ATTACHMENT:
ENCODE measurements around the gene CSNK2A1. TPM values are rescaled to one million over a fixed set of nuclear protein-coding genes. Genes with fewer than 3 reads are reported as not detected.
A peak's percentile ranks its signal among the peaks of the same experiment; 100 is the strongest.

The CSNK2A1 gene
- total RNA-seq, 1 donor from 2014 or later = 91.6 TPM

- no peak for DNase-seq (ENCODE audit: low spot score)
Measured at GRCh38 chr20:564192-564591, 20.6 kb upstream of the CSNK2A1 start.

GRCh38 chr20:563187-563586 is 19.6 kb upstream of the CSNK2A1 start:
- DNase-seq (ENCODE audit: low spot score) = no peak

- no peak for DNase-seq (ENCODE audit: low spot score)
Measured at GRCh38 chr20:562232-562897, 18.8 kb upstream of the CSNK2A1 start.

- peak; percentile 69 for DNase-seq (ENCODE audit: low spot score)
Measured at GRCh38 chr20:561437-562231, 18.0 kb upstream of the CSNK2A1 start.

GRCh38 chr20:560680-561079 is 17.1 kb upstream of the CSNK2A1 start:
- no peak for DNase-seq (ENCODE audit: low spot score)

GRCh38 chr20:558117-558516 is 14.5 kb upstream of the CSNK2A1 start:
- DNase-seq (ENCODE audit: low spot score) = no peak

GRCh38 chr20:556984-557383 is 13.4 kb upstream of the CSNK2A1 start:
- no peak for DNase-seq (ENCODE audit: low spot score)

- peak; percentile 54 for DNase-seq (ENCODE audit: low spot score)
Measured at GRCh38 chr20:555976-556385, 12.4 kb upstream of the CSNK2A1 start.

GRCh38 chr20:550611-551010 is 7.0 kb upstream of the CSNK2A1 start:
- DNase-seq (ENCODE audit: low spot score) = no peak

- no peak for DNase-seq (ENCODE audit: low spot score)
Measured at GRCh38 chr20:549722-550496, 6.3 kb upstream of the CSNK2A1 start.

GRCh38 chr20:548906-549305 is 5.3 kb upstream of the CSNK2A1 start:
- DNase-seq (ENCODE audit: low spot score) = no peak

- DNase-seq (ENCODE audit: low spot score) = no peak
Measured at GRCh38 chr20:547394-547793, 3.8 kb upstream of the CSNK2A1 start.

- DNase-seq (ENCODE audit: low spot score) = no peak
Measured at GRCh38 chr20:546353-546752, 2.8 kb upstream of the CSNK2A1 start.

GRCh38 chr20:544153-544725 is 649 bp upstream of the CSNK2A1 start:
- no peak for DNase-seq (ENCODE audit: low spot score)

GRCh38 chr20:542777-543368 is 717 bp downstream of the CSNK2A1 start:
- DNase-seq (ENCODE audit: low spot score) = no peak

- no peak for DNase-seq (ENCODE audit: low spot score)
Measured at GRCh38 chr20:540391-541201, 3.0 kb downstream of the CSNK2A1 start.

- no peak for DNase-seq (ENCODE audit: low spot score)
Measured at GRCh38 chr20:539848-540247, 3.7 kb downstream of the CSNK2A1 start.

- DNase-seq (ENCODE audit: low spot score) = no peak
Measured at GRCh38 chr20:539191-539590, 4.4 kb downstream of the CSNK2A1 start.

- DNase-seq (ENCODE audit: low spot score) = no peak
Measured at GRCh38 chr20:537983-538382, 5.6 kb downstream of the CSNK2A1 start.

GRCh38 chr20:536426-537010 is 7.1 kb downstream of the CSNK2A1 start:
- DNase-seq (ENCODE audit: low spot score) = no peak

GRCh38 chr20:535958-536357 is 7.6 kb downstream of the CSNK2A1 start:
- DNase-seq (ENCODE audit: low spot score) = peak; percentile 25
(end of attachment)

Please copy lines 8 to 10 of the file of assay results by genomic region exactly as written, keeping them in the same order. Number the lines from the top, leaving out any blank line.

- DNase-seq (ENCODE audit: low spot score) = no peak

- no peak for DNase-seq (ENCODE audit: low spot score)
Measured at GRCh38 chr20:562232-562897, 18.8 kb upstream of the CSNK2A1 start.